Television coverage of Jesse L. Jackson's 1984 campaign for the Democratic presidential nomination helped to launch his candidacy at the same time it portrayed him as someone who could never win, according to a study by a Princeton University political scientist.
In a study called "A Horse of a Different Color: Television's Treatment of Jesse Jackson's 1984 Presidential Campaign," C. Anthony Broh said Jackson fell victim to "horse-race journalism" that characterized much of the campaign coverage on CBS, NBC and ABC.
"They followed the horse-race closely, but they knew that Jesse Jackson was not a front-runner, not a contender and not even a long shot," Broh wrote. "He was 'a horse of a different color.' "
Broh, who studied 2,189 television news reports from the 1984 campaign, wrote for The Joint Center for Political Studies, a nonprofit, nonpartisan institution that conducts research on issues of concern to black Americans.
In the study of television news from Nov. 1, 1983, to July 19, 1984, Broh found that Jackson was viewed less as a viable contender than any of the other four major Democratic candidates.
Few reports about Jackson "spoke of his campaign plans, techniques and tactics," Broh wrote. "It is not that television news was opposed to his becoming president, any more than it was opposed to any of the other candidates. Rather, it simply could not imagine his becoming president."
Broh also said television news items were five times more likely to concentrate on Jackson's personality traits than on those of the other four whose news coverage was studied. They are Sens. Alan Cranston (Calif.) and John Glenn (Ohio), former senator Gary Hart (Colo.) and former vice president Walter F. Mondale.
Broh attributed this fascination with Jackson as a person primarily to the fact that he was not viewed as a contender. Jackson's flamboyance added to the news media's interest in his personality, and Broh wrote that "journalists associated Jackson's rise to national prominence with a personality trait -- the trait of opportunism."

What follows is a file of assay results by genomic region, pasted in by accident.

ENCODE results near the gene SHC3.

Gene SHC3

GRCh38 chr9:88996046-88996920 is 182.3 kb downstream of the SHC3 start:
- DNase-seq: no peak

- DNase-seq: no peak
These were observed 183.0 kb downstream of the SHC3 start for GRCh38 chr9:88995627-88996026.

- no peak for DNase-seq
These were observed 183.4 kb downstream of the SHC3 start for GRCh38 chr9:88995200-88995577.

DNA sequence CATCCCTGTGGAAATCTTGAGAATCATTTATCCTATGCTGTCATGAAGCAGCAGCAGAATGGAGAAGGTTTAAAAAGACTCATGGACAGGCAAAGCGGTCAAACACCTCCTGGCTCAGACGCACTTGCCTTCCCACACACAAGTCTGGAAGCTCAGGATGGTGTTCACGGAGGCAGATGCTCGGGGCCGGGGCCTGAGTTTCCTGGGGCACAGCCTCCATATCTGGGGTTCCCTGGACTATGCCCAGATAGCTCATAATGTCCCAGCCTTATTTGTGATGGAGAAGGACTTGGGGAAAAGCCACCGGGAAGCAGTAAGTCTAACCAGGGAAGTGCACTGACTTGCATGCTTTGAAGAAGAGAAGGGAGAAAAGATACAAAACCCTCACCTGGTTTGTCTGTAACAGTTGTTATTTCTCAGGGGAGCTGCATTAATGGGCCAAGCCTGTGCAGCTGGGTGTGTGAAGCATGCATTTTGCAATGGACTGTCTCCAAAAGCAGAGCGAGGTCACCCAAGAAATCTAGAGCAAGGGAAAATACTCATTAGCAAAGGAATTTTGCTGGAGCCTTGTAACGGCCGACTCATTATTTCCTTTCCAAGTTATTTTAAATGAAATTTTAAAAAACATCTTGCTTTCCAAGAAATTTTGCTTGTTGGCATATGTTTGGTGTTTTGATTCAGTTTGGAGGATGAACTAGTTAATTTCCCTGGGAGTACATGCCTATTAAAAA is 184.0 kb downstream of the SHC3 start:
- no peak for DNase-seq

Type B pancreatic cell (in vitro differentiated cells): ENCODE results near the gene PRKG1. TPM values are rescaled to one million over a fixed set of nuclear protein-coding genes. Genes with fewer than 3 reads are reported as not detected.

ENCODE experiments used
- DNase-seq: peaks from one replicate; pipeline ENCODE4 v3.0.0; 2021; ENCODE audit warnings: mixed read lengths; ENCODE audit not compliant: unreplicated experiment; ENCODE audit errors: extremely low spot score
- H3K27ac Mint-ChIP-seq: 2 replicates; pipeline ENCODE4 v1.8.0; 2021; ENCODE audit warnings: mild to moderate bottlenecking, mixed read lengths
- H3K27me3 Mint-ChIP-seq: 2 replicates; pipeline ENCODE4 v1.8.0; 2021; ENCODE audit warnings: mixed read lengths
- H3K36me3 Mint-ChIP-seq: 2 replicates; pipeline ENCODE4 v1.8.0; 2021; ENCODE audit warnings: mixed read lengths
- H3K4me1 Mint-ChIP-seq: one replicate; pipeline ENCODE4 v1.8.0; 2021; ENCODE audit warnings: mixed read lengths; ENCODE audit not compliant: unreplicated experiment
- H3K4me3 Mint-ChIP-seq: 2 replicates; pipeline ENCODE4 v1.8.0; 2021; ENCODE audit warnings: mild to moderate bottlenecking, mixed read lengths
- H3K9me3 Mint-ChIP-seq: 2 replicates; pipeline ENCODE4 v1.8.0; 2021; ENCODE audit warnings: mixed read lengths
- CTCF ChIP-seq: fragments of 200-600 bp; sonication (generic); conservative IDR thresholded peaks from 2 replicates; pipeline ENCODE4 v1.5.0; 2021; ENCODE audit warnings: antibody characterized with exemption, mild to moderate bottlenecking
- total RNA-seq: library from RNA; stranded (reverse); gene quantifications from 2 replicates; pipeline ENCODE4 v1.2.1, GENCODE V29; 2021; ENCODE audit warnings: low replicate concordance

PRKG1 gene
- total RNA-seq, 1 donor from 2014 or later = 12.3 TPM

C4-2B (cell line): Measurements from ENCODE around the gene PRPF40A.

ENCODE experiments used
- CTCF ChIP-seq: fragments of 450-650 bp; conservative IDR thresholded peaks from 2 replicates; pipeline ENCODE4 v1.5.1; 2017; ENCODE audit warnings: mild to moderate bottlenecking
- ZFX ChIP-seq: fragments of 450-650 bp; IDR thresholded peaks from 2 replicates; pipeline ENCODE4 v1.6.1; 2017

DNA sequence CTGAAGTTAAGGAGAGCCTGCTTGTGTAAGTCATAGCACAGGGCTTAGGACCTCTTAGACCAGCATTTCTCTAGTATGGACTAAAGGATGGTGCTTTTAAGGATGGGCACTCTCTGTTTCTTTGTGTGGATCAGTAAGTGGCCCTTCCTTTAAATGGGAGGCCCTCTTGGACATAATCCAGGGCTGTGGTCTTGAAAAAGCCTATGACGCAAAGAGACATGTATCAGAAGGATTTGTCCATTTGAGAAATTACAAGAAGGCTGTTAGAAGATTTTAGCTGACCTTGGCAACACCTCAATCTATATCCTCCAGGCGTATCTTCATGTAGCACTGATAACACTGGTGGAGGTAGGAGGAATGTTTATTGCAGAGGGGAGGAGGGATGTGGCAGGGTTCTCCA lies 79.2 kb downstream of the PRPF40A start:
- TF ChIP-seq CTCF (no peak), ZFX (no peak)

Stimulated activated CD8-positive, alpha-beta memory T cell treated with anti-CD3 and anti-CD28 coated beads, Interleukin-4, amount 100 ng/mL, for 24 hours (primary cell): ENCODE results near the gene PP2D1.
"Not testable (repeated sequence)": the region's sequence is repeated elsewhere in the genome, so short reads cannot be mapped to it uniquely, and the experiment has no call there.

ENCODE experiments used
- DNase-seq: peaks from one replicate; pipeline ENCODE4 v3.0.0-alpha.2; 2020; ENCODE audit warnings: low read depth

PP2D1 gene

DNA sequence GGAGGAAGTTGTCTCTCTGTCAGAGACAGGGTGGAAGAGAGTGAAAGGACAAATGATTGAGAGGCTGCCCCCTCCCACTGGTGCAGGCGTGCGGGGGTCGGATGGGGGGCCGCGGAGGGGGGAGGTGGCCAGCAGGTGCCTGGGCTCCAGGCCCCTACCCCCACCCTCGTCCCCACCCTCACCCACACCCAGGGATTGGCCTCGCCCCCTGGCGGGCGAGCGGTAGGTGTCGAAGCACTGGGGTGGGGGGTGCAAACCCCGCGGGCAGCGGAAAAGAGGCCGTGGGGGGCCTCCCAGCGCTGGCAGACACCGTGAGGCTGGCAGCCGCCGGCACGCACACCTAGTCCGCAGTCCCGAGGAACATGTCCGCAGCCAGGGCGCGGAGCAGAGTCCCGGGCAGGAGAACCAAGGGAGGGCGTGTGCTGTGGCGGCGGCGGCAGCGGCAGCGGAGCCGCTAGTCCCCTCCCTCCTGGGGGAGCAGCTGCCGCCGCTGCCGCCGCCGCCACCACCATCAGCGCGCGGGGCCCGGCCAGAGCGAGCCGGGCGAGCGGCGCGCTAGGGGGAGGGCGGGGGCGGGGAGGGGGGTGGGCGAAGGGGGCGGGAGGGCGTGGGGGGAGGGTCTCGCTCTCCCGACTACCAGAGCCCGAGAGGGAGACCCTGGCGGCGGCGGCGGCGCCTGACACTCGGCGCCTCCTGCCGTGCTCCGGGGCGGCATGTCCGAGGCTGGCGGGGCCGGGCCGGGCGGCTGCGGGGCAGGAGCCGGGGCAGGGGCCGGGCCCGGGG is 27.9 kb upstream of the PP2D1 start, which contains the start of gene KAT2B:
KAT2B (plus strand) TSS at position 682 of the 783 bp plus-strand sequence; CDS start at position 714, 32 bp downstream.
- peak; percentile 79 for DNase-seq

As an example, he cited publicity surrounding the death of the Rev. Martin Luther King Jr. He noted that eyewitnesses said Jackson was not the first person to reach King after the murder at a Memphis motel in 1968.
However, he added that Jackson has said that he and King were talking at the time of the shooting and that King's last words were about future civil-rights strategy.
Although Broh said he thinks that Jackson benefited from numerous reports about his stamina and hard work as a campaigner, television commentators seemed ready to conclude more easily that such ventures as his trips abroad were timed for political advantage and free news coverage.
Television failed most dramatically in trying to depict Jackson's wit, Broh said. "In fact, television news presented more one-liners by Walter Mondale, the campaign's most boring personality, than by Jackson," he said. Jackson "did not benefit from the good will that most people extend to a person with a lively sense of humor."
After Jackson was quoted in The Washington Post as referring to New York as "Hymietown" and Jews as "Hymies," reporters questioned Jackson's intergrity and honesty, especially since he initially denied making the comments, then acknowledged them and apologized.
"Television not only portrayed Jackson as having an unsuitable personality, but it also concentrated on that personality in a disproportionately large number of stories," Broh said.
Discussing the 1988 campaign, Broh said a black candidate must view television coverage as an obstacle as "formidable" as a party's rules and procedures.
He suggested that the only candidate who might be able to break out of the stereotype as a "black" candidate would be one with regular party credentials, not one viewed as an outsider, as is Jackson, who has never held elective office.